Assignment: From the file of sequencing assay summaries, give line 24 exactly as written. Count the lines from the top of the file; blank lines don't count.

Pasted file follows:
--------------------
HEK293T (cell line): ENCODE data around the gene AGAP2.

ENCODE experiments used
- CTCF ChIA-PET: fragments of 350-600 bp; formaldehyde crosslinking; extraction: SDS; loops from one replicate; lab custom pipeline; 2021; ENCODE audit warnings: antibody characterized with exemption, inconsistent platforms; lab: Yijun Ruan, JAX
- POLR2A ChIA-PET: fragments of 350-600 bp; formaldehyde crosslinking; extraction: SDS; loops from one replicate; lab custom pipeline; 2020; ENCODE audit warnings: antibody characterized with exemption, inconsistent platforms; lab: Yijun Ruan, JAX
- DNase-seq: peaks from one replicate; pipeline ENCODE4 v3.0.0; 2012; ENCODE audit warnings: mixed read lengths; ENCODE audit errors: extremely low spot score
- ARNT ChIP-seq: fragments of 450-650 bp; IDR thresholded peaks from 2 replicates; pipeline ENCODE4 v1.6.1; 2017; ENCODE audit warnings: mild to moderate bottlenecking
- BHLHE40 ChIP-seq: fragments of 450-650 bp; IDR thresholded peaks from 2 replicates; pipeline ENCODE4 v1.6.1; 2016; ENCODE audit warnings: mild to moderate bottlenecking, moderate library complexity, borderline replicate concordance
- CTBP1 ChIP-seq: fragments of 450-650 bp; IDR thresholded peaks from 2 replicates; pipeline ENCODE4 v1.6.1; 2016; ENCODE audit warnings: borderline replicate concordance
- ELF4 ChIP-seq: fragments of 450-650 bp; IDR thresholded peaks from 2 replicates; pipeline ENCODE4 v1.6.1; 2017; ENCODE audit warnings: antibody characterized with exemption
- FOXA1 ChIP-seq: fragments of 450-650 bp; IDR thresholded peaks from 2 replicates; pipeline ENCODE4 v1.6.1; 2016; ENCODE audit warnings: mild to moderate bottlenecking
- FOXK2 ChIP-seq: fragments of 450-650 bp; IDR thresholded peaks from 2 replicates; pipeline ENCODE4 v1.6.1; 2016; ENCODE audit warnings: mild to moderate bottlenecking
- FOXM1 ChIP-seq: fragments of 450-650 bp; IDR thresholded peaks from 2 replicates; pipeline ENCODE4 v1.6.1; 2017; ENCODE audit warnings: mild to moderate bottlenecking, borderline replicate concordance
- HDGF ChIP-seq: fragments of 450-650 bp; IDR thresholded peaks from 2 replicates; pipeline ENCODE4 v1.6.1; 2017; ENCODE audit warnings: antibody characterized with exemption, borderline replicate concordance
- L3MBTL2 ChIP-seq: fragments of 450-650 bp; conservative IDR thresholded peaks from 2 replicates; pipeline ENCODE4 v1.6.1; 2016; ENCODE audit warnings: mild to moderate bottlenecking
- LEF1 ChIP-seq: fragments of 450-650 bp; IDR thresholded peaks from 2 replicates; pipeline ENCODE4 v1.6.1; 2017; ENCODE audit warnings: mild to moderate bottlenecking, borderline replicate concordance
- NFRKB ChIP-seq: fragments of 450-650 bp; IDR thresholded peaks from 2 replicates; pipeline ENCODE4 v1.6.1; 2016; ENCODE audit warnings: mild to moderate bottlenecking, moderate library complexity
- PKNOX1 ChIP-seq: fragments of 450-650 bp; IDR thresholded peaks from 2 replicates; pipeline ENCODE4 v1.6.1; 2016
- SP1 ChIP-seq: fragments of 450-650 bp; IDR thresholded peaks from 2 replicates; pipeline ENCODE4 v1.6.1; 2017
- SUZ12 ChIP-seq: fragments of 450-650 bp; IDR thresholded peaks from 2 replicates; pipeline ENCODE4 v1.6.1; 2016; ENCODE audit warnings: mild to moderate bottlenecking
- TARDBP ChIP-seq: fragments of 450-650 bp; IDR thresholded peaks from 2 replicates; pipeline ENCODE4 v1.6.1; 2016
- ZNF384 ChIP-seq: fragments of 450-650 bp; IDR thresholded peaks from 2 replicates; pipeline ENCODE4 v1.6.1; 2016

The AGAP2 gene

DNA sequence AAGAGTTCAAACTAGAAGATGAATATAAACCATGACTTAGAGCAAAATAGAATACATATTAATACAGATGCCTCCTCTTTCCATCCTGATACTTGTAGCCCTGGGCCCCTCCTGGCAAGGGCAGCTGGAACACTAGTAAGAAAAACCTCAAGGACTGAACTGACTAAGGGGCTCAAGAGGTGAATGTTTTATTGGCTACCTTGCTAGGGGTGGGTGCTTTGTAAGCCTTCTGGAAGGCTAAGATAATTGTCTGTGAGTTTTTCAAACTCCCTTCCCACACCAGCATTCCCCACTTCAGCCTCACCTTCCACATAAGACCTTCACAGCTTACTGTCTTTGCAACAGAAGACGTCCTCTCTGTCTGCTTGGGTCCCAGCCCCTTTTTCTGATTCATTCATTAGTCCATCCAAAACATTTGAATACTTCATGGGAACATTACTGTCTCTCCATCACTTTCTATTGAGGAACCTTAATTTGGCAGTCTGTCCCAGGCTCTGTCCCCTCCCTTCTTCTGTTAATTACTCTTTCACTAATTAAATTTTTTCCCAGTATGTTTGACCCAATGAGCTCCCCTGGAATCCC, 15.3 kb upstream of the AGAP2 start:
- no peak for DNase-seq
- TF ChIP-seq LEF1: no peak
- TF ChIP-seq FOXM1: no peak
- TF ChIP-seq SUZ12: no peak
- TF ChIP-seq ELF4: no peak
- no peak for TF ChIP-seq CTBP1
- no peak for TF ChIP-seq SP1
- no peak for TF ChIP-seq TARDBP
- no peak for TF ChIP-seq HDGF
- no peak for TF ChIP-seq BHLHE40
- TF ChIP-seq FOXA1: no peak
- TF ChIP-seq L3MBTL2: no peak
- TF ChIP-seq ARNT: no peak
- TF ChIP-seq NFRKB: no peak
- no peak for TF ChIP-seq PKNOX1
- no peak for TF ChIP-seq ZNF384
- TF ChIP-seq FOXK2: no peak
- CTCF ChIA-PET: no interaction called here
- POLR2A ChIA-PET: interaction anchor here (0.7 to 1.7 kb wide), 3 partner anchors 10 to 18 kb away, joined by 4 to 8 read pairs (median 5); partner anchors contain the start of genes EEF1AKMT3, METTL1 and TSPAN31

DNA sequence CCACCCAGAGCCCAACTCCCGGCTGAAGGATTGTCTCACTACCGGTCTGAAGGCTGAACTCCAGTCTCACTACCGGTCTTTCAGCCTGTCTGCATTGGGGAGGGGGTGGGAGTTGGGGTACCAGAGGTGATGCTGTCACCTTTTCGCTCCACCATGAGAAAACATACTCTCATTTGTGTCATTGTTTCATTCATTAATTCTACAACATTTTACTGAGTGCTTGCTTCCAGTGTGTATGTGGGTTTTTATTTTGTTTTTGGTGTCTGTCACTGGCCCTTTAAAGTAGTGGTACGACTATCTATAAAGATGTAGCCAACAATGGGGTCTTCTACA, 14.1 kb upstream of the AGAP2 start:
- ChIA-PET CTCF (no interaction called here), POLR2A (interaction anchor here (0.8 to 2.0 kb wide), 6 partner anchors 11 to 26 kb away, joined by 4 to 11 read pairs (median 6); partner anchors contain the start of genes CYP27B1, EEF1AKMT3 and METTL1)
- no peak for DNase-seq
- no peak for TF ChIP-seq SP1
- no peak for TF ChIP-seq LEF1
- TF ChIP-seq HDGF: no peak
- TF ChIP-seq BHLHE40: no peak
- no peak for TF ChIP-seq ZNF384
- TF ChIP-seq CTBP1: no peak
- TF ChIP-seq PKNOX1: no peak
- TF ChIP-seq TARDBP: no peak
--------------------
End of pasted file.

- no peak for DNase-seq